The journals become a writing exercise, as well as a chance to express thoughts or concerns.

Academic success is one apparent goal of the PALS program, and something that is aided when anxieties about starting a new school or struggling to fit in have an outlet. So there are also opportunities for more carefree social activities between pals, like eating lunch together one day.

"We try to mix social and academic," Anderson said. When the older students updated their journals last week, they also dispatched candy-grams.

Alexis Marcum, 14, was wrapping up entries to her five pals, three boys and two girls.

"I asked them what they want for Christmas, and if they’re having any problems in their classes," she said. She added the last question because one of her pals, in a recent journal entry, had asked if she ever had problems in her classes, and took that as a hint.

Marcum said she can think back to her own sixth-grade year and how daunting it seemed.

"It was a little scary," she said about the middle school transition.

Lani Kiefel is a sixth-grade teacher who has gotten to see the interaction between the older and younger students through the program.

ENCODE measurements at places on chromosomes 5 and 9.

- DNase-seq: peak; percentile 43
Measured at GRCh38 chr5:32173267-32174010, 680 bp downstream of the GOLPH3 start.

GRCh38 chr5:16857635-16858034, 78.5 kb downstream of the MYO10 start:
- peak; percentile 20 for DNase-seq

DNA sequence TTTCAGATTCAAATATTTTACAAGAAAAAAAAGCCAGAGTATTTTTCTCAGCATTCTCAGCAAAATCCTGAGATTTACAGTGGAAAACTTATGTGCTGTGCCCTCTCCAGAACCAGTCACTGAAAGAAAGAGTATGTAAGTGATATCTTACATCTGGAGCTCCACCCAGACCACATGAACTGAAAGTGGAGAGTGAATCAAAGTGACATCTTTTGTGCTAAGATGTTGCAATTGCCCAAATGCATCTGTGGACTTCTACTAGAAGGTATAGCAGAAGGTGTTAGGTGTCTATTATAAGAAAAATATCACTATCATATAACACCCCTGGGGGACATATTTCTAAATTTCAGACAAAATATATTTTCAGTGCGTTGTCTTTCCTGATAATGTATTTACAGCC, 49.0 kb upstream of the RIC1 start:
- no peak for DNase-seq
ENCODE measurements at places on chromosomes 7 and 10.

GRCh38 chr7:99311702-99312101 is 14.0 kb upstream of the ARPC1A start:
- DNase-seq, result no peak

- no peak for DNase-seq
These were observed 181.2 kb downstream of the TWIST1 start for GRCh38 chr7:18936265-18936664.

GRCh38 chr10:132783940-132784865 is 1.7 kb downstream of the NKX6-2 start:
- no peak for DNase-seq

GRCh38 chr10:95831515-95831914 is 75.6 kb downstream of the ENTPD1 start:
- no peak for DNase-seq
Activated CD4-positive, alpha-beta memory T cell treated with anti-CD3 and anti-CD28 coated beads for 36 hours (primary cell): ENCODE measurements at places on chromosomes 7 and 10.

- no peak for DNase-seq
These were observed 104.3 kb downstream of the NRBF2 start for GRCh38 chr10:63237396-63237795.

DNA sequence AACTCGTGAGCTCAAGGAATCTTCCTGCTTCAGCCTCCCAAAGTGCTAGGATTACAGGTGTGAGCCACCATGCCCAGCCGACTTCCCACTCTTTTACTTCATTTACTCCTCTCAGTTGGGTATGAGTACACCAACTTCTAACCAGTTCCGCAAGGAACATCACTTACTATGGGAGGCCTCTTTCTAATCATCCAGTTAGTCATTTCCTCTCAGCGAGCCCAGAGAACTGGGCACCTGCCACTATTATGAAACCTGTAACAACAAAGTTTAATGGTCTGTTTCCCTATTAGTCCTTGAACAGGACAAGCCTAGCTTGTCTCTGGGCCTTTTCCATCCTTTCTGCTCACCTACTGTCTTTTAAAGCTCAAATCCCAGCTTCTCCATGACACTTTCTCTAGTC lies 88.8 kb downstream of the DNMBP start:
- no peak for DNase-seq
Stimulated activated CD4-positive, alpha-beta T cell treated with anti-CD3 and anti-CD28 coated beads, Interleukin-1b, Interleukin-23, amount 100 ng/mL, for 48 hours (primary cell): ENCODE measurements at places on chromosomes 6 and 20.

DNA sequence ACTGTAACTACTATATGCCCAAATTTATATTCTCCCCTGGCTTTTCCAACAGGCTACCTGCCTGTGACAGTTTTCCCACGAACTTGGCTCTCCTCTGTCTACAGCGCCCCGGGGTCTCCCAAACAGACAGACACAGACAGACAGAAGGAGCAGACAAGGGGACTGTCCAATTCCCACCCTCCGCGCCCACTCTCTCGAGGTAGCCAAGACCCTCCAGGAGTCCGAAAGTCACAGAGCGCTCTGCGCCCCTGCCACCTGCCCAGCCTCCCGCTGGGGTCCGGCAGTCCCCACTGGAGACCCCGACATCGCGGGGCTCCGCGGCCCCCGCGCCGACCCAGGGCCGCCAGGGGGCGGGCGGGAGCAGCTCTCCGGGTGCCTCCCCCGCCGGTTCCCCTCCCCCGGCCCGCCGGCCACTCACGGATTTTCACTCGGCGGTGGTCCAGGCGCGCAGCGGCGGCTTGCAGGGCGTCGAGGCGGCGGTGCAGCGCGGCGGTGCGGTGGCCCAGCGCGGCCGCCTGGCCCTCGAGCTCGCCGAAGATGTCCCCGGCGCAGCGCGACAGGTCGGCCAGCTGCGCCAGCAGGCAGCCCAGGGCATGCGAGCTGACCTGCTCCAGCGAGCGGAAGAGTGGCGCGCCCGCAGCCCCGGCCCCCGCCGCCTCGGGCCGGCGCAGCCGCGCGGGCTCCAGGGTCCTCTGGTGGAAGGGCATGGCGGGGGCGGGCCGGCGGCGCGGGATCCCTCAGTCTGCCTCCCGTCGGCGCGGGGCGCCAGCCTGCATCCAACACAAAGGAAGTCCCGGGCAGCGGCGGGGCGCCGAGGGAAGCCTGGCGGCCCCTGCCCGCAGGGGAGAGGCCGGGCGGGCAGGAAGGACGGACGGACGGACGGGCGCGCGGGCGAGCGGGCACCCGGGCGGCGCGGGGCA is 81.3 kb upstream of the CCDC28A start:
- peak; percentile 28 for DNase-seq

"They’re phenomenal," she said about the older students, who visited their pals in class during a recent activity.

"It’s someone that they know they can go talk to," Kiefel said. "It’s like having a big brother or big sister here at school."

Although all sixth-graders have an older pal, the pairings aren’t always smooth. Lauren Llewellyn, an eighth-grader, said all but one of her pals get along with her. She’s optimistic that her pal will eventually open up.

"Hopefully by the end of the school year," she said. "That’s my goal."

Like Marcum, Llewellyn said something like the PALS program could have eased her own transition.

"I would have loved this in sixth grade," she said. "Just to know somebody else at this school."

Because of a move, Llewellyn didn’t get to attend school with her elementary school friends. And knowing people at a new school is often key to social survival.

This year included seventh and eighth grade pals, with the goal of having just eighth-graders in future years. This year’s seventh-graders are expected to return next year. Future PALS program will likely mirror the LINK Crew at Walla Walla High School, which does similar outreach with incoming freshmen.

Margaret Thomas, with GEAR UP at Pioneer, pointed out that ninth and sixth grade students have a lot in common: they are both at a critical point in their educational careers, when they are introduced to middle and high school and the social and academic pressures that come with it.

Thomas noted that the program does a lot for sixth-graders, but it also builds confidence and motivates the older students, who may feel tempted to slack in their last year at a school.

"If they are put in a position of leadership and role model, then they really step up to the plate," she said.

Maria P. Gonzalez can be reached at or 526-8317.